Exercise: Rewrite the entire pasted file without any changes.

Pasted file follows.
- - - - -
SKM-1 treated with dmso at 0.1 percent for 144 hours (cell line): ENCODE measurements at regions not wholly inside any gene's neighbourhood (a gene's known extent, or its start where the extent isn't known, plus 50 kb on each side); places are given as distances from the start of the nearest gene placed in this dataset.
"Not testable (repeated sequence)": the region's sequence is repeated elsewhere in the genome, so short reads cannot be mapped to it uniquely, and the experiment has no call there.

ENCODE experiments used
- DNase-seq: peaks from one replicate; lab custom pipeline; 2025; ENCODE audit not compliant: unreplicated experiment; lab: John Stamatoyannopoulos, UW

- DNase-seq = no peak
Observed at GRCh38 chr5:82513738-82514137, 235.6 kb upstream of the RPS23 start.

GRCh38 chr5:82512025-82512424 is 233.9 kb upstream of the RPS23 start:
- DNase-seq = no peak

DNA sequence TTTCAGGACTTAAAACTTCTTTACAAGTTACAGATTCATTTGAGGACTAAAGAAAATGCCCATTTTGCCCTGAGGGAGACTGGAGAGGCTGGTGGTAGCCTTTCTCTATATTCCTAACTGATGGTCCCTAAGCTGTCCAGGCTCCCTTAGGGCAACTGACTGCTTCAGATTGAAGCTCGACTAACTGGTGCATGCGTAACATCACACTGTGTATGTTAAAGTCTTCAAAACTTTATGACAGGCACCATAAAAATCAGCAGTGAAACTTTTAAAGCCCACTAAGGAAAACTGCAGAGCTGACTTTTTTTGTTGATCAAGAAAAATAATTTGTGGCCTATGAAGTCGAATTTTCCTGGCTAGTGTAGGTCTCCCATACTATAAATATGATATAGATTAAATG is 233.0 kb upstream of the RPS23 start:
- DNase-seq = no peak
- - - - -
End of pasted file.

SKM-1 treated with dmso at 0.1 percent for 144 hours (cell line): ENCODE measurements at regions not wholly inside any gene's neighbourhood (a gene's known extent, or its start where the extent isn't known, plus 50 kb on each side); places are given as distances from the start of the nearest gene placed in this dataset.
"Not testable (repeated sequence)": the region's sequence is repeated elsewhere in the genome, so short reads cannot be mapped to it uniquely, and the experiment has no call there.

ENCODE experiments used
- DNase-seq: peaks from one replicate; lab custom pipeline; 2025; ENCODE audit not compliant: unreplicated experiment; lab: John Stamatoyannopoulos, UW

- DNase-seq = no peak
Observed at GRCh38 chr5:82513738-82514137, 235.6 kb upstream of the RPS23 start.

GRCh38 chr5:82512025-82512424 is 233.9 kb upstream of the RPS23 start:
- DNase-seq = no peak

DNA sequence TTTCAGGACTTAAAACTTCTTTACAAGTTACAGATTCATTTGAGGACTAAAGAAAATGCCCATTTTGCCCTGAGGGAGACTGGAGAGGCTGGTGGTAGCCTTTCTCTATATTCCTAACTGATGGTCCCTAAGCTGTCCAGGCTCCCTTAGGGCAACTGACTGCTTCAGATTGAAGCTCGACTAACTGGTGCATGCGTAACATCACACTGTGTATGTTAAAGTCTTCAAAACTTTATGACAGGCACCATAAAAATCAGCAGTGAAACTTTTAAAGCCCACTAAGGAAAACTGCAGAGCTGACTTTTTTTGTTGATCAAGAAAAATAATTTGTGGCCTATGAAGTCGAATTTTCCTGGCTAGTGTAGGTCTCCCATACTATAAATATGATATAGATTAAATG is 233.0 kb upstream of the RPS23 start:
- DNase-seq = no peak